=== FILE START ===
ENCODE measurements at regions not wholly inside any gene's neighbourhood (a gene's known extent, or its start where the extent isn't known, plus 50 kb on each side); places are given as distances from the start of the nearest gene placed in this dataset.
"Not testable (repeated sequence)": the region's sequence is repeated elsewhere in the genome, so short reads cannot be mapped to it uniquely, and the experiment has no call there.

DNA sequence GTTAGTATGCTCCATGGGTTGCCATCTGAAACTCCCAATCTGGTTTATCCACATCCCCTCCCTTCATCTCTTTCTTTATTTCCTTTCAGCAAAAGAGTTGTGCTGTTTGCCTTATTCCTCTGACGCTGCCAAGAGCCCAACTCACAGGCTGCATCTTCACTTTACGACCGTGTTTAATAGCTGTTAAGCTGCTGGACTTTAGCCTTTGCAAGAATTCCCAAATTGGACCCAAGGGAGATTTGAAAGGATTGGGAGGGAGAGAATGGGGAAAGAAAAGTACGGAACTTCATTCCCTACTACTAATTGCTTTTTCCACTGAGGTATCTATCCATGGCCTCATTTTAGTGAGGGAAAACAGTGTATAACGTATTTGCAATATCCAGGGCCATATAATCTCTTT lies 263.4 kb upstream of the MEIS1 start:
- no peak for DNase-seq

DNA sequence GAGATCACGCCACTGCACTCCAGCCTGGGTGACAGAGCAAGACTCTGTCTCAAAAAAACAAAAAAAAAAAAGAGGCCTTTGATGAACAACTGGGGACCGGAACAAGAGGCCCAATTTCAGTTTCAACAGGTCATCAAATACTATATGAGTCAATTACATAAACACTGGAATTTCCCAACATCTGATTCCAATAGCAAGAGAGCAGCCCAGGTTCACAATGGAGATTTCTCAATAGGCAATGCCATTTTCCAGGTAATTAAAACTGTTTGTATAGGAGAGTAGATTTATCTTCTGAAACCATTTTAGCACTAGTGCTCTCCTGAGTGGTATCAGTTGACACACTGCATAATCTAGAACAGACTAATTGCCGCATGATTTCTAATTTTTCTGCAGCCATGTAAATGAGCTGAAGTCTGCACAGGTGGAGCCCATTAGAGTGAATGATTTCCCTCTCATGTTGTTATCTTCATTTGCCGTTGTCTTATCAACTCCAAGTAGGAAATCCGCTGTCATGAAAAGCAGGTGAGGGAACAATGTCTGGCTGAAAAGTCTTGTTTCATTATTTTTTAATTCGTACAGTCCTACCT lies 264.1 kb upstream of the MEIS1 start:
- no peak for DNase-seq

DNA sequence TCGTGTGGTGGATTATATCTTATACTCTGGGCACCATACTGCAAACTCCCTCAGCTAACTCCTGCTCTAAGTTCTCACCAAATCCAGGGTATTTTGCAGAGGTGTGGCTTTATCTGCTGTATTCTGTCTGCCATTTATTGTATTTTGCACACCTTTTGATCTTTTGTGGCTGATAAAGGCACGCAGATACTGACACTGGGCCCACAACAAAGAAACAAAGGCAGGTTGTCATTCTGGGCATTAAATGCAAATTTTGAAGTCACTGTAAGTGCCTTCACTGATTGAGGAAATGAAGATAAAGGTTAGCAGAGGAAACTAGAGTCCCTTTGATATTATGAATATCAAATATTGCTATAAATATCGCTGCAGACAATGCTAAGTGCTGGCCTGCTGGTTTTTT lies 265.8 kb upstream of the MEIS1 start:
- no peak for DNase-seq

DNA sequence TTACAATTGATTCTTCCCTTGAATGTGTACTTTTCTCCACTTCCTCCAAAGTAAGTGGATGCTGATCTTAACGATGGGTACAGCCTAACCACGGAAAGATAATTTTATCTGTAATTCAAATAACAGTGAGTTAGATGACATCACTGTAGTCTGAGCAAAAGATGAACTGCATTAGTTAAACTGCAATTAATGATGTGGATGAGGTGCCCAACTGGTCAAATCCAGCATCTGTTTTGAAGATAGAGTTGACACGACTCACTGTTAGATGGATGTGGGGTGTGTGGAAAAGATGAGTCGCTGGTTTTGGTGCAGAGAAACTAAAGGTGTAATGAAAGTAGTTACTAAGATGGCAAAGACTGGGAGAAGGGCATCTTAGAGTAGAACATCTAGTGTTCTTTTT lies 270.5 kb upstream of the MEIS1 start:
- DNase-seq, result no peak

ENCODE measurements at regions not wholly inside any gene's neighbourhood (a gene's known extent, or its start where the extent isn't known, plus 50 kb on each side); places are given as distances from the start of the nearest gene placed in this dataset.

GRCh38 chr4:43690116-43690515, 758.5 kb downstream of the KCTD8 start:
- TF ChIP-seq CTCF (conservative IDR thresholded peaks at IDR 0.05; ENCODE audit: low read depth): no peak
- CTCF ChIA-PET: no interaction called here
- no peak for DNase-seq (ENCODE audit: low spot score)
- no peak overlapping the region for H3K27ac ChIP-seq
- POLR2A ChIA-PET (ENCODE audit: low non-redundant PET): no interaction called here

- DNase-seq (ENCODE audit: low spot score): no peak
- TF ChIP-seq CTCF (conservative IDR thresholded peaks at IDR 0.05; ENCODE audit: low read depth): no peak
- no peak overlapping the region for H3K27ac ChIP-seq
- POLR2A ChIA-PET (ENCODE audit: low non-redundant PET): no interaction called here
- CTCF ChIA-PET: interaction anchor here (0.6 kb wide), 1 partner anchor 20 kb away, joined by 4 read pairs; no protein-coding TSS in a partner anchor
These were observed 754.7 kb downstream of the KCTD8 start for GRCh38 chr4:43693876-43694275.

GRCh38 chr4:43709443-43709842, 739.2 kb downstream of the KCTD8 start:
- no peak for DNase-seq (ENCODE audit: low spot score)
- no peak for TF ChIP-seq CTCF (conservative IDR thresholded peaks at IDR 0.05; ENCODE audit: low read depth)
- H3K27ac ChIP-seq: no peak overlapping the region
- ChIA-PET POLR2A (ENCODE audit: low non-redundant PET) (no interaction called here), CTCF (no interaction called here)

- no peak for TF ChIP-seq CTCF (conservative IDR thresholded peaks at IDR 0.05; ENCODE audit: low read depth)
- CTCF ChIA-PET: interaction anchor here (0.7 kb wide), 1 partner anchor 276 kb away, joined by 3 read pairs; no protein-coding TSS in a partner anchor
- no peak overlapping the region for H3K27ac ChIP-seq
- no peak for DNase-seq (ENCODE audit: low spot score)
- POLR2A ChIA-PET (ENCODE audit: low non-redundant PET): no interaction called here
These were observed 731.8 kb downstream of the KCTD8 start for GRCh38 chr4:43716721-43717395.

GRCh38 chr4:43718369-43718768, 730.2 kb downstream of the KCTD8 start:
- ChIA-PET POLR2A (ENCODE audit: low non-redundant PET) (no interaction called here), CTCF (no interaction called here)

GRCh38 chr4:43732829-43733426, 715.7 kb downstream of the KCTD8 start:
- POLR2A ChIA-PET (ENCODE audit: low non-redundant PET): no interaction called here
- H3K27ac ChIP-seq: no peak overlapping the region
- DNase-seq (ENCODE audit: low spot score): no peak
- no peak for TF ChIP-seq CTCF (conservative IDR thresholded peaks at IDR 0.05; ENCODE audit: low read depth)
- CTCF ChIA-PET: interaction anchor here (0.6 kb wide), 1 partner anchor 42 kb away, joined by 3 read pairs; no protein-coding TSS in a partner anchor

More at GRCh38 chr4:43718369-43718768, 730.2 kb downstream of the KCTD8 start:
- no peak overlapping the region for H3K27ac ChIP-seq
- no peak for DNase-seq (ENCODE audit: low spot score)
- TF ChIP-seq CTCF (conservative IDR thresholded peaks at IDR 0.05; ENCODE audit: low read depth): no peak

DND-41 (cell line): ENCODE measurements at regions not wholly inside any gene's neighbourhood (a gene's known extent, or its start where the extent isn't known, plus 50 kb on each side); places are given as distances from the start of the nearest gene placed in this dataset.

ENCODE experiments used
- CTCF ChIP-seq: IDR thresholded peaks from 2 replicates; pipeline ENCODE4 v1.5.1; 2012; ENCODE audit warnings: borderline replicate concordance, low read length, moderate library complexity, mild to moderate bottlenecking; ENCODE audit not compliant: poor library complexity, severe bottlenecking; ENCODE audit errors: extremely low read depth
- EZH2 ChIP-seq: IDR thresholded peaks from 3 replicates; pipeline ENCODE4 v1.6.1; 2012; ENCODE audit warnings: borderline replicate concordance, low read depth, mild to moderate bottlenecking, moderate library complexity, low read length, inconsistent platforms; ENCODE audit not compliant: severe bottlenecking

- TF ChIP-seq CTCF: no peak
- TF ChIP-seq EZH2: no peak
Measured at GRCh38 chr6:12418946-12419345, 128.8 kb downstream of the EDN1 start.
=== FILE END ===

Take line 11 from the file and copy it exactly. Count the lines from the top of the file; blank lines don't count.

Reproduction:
ENCODE measurements at regions not wholly inside any gene's neighbourhood (a gene's known extent, or its start where the extent isn't known, plus 50 kb on each side); places are given as distances from the start of the nearest gene placed in this dataset.